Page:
author of "Inside Scientology: The Story of America's Most Secretive Religion"
Executive Producer & Host
Janet Reitman, author of "Inside Scientology: The Story of America's Most Secretive Religion"
Prominent Trial Attorney, Jack Girardi interviews Rolling Stone’s Contributing Editor Janet Reitman about Scientology’s current, controversial leader, David Miscavige; the church’s celebrity marketing strategy; and the impressive poise of children who attend Scientology-based schools, in her new bestselling book “Inside Scientology: The Story of America’s Most Secretive Religion”.
As a Rolling Stone writer, she spent almost a year reporting her National Magazine Award-nominated story, “Inside Scientology,” published in March 2006, that provided the genesis for her book.
Janet Reitman didn’t know much about Scientology when she started researching the religion back in 2005 for the magazine. Since her original article, Reitman has spent more than five years researching the history of the church and its mercurial founder, L. Ron Hubbard.
That Scientology has endured for six decades, attracting generations of devotees despite a legacy of secrecy and widespread allegations of intimidation and abuse of its own members, is in itself remarkable. Then again, as Janet Reitman writes, the church has always found a way, through a “combination of flexibility and mystery” to morph with the times: In its early days in Los Angeles, it reached out to free spirits and hippies, later to celebrities and, more recently, to African Americans and legislators.
Intertwined with the church’s history is that of Miscavige, who spent his teenage years as one of Hubbard’s cadre of young aides. He was 25 when he assumed control in 1986, when “LRH” died as a paranoid recluse on a ranch in Creston, Calif., under investigation by the IRS. Miscavige went on to be instrumental in ending “the war” with the IRS and securing the tax-exempt status that deemed Scientology a church, a financial boon.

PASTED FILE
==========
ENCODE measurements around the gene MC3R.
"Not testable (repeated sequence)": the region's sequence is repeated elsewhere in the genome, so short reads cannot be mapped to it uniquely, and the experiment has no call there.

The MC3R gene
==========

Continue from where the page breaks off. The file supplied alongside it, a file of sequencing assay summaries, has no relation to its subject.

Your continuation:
Sometimes called “the pope of Scientology,” Miscavige in the book lives up to previous reports depicting him as a small but intimidating leader, an occasionally unhinged little tyrant alleged to have frequently whomped his top execs. He is said to live much higher on the hog than anyone else, including the elite “Sea Org” members posted to Scientology’s international headquarters, or “Int,” a former resort near Hemet. Even his beagles, Jelly and Safi, who wore “tiny blue sweaters with commander’s bars,” fare better than people who have signed billion-year contracts with the church: “Miscavige was known to make his staffers salute the dogs, who held ranks higher than those of many people on the base.”
Reitman also covered the war in Iraq for Rolling Stone and has reported on a wide range of other topics, including: the failure of the US and international relief efforts in post-earthquake Haiti; the Duke lacrosse scandal; the death of American aid worker Marla Ruzicka in Baghdad; and the national childhood obesity crisis. She has also reported extensively in Africa, profiling Zimbabwean leader Robert Mugabe, and covering conflicts in Sudan and Sierra Leone.
In addition to Rolling Stone, Reitman’s work has appeared in GQ, Men’s Journal, The New York Times Magazine, the Los Angeles Times Sunday Magazine, and Salon among other publications. She has also appeared on National Public Radio, Anderson Cooper 360, and Countdown with Keith Olberman.
“A masterful piece of reporting . . . Reitman tells a spellbinding story of a larger-than-life personality whose quirks, ticks and charisma shaped America’s newest homegrown religious movement.” — Washington Post
Scientology is known for its celebrity believers and its team of “volunteer ministers” at disaster sites such as the World Trade Center; its notably aggressive response to criticism or its attacks on psychiatry; its requirement that believers pay as much as hundreds of thousands of dollars to reach the highest levels of salvation. But for all its notoriety, Scientology has remained America’s least understood new religion, even as it has been one of its most successful.
Now Janet Reitman tells its riveting full story in the first objective modern history of Scientology, at last revealing the astonishing truth about life within the controversial religion for its members and ex-members. Based on five years of research, confidential documents, and extensive interviews with current and former Scientologists, this is an utterly compelling work of nonfiction and the defining work on an elusive faith.
“A meticulously researched history and revealing exposé, a frightening portrait of a religion that many find not just controversial, but dangerous.” — Boston Globe
“This book is fearless.” — Wall Street Journal
A New York Times Notable Book
Amazon.com Best Books of 2011, Nonfiction
San Francisco Chronicle Top Ten of 2011